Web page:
There may also be another explanation for the number of feasts singled out in March. The month of March often coincided with Lent, the period of fasting before Easter. Sundays and major feast days were exempt from the fast. Perhaps it was in the annotator’s interest to highlight many important feast days when fasting could be suspended.

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Detail of diggers and sowers, from Cotton MS Julius A VI, f. 4r

The page ends with the labour of the month. Here, labourers are portrayed digging and sowing. Sowing, along with ploughing, was also portrayed in the calendar page for January. However, sowing may not have taken place in January, and the January image may have been more symbolic. For many crops, March was closer to the time for sowing than January.  

For more on this manuscript (and details about when you will be able to see it in person), click here. For previous years’ calendar pages, and for explanations of medieval calendars, click here.

Alison Hudson

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01 February 2018

A calendar page for February 2018

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It’s February: time to light candles and clear away some vines, according to the ‘Julius Work Calendar', an 11th-century calendar made in southern England. 

Cotton_ms_julius_a_vi_f003v trimming the vines
Labourers clearing away vines, from a calendar, England (Canterbury?), mid-11th century: 
Cotton MS Julius A VI, f. 3v

The main illustration associated with February in both this and a related 11th-century calendar (Cotton MS Tiberius B V/1) involves workers clearing away vines. Above, their tools are depicted in detail and may reflect actual 11th-century agricultural practices. The men wield curved knives. Below, the man on the furthest left holds a bigger, curved blade attached to a longer handle.

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February, from a geographical collection, England (Canterbury? Glastonbury?), mid-11th century: 
Cotton MS Tiberius B V/1, f. 3v

The curling vines are reminiscent of the artistic flourishes that late 10th- and 11th-century English artists used to adorn their initials and borders.

Harley MS 5431  f. 39v

Detail of an initial with foliate decoration, from a copy of the Rule of St Benedict, England (St Augustine’s, Canterbury?), late 10th century: 
Harley MS 5431, f. 39v

It is not clear why the two calendars are so similar. Some people have suggested that they were made at the same scriptorium, and that one might be a copy of the other. However, the poem that accompanies the calendar is slightly different in the two manuscripts, so the text does not seem to have been copied directly from one manuscript into the other. For example, the Julius calendar does not mention the death of Alfred the Great (d. 26 October 899) and his wife Ealhswith (d. 5 December 902), unlike the Tiberius calendar. Alternatively, both calendars could have been based on related exemplars which are now lost.

The zodiac sign associated with this month is Aquarius, based on the constellation that is said to look like a water carrier. Below, Aquarius is depicted standing on one foot, supported by a staff. He pours out a jug of water. The artist has cleverly posed him so his arm curves around a flaw in the parchment. However, these details are a little difficult to discern, because this manuscript was damaged in the Cotton fire of 1731. In particular, the heat warped the image as the edges of the parchment shrunk.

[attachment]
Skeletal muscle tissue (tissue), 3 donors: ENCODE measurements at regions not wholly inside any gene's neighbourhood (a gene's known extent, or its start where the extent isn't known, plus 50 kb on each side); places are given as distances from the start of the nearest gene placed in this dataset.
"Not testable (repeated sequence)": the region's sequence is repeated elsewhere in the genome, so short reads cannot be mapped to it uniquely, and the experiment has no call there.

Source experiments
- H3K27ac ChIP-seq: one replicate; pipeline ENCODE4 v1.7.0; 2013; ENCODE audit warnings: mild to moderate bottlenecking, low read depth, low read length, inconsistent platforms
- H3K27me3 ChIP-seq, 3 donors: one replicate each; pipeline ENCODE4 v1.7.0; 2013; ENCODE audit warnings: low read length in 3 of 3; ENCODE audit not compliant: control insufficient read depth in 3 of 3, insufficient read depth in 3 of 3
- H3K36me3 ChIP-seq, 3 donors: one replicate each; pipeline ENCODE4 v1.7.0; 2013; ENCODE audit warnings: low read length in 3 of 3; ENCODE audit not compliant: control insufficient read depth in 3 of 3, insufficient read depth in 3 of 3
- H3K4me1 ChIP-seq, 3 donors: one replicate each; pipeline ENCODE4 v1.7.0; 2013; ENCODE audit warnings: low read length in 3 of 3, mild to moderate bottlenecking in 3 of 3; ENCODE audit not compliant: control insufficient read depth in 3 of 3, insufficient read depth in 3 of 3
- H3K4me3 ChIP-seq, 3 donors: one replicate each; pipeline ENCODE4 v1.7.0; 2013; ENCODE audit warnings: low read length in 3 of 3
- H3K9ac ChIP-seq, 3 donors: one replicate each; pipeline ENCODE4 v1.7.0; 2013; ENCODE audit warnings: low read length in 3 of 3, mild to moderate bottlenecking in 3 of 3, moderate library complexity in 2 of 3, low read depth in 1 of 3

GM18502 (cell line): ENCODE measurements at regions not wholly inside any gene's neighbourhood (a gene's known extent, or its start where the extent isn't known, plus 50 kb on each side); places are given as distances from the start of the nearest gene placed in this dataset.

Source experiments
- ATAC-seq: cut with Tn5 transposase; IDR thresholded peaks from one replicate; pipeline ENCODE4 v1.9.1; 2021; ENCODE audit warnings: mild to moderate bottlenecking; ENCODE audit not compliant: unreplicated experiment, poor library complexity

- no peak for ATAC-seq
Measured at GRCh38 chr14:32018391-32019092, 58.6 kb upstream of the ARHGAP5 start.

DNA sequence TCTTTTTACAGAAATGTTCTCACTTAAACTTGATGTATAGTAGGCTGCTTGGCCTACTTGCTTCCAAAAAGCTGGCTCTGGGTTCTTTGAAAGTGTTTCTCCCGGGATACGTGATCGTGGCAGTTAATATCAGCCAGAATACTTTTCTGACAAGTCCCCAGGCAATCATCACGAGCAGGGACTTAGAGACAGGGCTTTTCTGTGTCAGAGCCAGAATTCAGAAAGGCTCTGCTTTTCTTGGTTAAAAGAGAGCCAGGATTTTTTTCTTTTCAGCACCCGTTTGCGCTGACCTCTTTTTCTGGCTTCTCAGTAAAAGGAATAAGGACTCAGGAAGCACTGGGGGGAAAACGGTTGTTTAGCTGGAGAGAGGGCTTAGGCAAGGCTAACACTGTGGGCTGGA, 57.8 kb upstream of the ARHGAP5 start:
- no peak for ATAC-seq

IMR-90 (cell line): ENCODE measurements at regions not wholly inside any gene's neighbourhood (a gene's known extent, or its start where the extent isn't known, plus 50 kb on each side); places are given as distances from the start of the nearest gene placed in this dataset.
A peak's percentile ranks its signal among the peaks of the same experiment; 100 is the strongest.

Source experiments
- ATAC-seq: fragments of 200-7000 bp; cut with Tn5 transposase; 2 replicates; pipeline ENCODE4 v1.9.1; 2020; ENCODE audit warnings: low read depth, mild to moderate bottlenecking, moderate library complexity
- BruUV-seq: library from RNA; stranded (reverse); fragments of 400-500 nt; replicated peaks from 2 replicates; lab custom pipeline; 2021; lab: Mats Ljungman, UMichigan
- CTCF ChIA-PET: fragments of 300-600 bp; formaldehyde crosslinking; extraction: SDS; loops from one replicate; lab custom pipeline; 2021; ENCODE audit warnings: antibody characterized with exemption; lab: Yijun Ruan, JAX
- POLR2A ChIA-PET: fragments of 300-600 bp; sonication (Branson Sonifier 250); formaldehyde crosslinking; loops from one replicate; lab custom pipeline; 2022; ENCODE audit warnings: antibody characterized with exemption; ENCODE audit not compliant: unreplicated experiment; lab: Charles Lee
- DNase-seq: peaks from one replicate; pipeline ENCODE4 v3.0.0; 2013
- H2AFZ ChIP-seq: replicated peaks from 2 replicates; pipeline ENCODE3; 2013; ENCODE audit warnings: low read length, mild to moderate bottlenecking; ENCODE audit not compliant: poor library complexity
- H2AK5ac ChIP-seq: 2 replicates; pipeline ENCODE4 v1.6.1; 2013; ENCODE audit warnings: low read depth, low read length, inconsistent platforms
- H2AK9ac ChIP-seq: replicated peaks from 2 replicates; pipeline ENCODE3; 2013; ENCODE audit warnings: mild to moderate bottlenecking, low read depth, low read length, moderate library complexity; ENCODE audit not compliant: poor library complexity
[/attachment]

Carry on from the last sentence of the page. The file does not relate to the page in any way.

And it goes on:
Cotton MS Julius A VI  f. 6r
Detail of Aquarius: 
Cotton MS Julius A VI, f. 3v

One early user of this calendar has put gold crosses next to two feast days in February. The first cross appears next to the feast for Candlemas on 2 February. This feast commemorated the Virgin Mary’s ritual purification after giving birth and Christ’s presentation in the temple. This manuscript was probably produced and owned at a reformed monastery or cathedral, where Candlemas was the subject of an elaborate liturgy. The ceremony involved a procession with candles that were blessed. This was followed by a service where monks continued to hold their candles, at least for the opening section (according to the Regularis Concordia: see Cotton MS Tiberius A III, f. 14r).

Cotton MS Julius A VI  f. 6r Candlemas

The second verse marked out with a gold cross is actually in incorrect Latin. The scribe has replaced the name of St Matthias (Mathiano) with the word for middle (mediano), or possibly ‘Methano’. He may have misread his exemplar. The red text next to the gold cross reads ‘sol in Pisces’. It is one of a series of notes about the sun’s position and other astronomical and astrological patterns that were noted in red in the margin of this calendar.

Cotton MS Julius A VI  f. 3v Valentine
Feast of St Va
lentine: Cotton MS Julius A VI, f. 3v

St Matthias’s feast day is not the only place where this scribe made a mistake. Another is above, in a verse about St Valentine, whose martyrdom is commemorated on 14 February. Instead of writing ‘Rite…’ (‘Solemnly/customarily…’), the scribe has written ‘Ride…’ (‘Laugh!’ ). It is tempting to wonder whether the scribe misheard or misremembered the verse, since ‘t’ and ‘d’ can sound similar, but ‘-te’ and ‘-de’ do not look similar in this script.

Cotton_ms_julius_a_vi_f003v
February, from a calendar, England (Canterbury?), mid-11th century: 
Cotton MS Julius A VI, f. 3v

For more on this manuscript (and details about when you will be able to see it in person), please see our calendar post for January 2018. For previous years’ calendar pages, and for explanations of medieval calendars, please see here.